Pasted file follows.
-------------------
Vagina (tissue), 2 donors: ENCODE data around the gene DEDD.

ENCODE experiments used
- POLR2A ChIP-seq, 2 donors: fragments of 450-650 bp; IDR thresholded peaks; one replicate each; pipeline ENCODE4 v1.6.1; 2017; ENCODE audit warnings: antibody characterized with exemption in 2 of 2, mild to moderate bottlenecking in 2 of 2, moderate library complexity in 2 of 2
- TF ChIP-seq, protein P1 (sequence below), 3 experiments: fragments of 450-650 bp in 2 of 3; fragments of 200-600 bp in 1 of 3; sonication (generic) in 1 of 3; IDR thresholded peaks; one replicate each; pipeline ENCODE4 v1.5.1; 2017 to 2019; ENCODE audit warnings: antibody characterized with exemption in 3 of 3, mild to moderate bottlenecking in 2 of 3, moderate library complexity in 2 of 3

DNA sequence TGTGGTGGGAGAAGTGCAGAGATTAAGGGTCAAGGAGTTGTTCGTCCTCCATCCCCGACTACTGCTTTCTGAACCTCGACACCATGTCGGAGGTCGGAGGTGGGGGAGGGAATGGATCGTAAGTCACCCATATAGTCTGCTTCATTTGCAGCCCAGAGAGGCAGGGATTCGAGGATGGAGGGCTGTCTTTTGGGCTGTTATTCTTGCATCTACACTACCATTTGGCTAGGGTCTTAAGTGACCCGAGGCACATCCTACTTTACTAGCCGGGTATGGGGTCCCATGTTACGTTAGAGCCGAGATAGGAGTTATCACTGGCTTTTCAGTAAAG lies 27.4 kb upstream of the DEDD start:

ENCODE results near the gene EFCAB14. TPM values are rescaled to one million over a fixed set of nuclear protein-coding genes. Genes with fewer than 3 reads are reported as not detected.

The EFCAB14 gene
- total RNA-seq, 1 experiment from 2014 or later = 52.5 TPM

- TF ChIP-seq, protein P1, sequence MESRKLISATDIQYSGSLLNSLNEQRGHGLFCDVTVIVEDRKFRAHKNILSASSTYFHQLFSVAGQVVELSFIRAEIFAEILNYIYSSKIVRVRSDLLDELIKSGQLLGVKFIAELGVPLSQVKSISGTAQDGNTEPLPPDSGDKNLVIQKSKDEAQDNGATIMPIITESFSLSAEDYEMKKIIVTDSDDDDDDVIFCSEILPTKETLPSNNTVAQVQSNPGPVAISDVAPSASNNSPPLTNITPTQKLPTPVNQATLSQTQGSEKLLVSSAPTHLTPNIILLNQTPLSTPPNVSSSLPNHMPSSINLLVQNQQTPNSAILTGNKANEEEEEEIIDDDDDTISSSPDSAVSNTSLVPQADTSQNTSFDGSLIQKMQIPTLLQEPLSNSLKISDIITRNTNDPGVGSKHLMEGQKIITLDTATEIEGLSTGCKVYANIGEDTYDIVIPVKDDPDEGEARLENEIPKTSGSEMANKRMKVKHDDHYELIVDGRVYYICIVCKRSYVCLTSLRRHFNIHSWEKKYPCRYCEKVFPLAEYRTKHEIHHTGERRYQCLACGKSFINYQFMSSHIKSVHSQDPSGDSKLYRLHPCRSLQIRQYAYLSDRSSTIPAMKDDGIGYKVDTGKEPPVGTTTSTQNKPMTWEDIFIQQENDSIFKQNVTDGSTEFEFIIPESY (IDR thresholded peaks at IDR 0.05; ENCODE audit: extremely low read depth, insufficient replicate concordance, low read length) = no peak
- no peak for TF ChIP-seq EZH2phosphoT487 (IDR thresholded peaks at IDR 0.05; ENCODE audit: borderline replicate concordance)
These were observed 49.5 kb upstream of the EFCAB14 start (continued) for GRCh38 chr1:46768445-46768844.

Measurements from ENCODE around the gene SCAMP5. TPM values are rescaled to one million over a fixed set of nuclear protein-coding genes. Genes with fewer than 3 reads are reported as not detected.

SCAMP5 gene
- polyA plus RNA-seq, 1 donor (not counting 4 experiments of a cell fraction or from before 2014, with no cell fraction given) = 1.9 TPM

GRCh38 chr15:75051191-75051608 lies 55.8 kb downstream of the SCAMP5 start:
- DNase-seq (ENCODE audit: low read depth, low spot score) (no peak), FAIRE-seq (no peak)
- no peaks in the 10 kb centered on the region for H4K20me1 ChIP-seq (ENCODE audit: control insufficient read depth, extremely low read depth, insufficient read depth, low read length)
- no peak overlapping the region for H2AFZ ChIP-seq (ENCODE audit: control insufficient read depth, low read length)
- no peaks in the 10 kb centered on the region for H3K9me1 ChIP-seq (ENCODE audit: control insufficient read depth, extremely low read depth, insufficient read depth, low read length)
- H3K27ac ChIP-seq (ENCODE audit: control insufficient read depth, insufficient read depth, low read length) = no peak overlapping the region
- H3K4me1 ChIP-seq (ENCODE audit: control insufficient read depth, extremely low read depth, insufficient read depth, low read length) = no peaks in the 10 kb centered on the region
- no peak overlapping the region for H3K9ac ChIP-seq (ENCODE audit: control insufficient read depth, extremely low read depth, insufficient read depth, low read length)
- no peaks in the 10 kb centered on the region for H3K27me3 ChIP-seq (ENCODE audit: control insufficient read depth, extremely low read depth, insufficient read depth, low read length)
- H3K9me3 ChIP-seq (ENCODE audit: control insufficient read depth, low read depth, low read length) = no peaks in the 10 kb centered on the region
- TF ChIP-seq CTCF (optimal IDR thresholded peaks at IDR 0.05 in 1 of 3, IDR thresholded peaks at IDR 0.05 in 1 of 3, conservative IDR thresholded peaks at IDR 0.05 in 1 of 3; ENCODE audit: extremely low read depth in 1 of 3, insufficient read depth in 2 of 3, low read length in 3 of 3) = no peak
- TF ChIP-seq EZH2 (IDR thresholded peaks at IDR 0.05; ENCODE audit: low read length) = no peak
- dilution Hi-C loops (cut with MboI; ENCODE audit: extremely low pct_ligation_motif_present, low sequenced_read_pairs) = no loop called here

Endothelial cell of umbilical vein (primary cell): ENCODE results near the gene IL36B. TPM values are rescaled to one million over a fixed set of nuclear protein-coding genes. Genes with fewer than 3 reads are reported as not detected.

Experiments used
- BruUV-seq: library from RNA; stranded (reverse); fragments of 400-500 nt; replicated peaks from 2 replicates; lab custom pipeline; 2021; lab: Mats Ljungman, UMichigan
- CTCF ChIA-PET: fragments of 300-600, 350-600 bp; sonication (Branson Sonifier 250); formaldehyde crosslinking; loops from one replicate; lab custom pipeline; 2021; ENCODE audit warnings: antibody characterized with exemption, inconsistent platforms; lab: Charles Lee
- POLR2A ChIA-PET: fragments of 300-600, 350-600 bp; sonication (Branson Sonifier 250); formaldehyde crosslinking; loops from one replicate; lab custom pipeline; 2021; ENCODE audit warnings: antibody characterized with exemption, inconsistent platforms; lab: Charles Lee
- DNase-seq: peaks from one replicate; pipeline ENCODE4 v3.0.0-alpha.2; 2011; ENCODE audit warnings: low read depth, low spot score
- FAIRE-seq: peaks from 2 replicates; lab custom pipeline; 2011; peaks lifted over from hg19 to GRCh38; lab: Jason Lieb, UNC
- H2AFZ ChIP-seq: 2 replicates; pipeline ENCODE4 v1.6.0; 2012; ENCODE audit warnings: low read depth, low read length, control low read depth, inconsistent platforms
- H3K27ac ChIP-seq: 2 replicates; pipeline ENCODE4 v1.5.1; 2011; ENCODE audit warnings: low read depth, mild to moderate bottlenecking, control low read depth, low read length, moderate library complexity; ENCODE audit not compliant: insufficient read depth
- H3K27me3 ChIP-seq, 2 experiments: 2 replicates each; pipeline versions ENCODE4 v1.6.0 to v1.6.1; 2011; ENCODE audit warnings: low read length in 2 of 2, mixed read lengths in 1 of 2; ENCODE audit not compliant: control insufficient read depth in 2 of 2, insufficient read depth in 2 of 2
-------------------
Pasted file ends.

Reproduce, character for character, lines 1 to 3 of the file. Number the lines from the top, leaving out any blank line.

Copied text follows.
Vagina (tissue), 2 donors: ENCODE data around the gene DEDD.

ENCODE experiments used
- POLR2A ChIP-seq, 2 donors: fragments of 450-650 bp; IDR thresholded peaks; one replicate each; pipeline ENCODE4 v1.6.1; 2017; ENCODE audit warnings: antibody characterized with exemption in 2 of 2, mild to moderate bottlenecking in 2 of 2, moderate library complexity in 2 of 2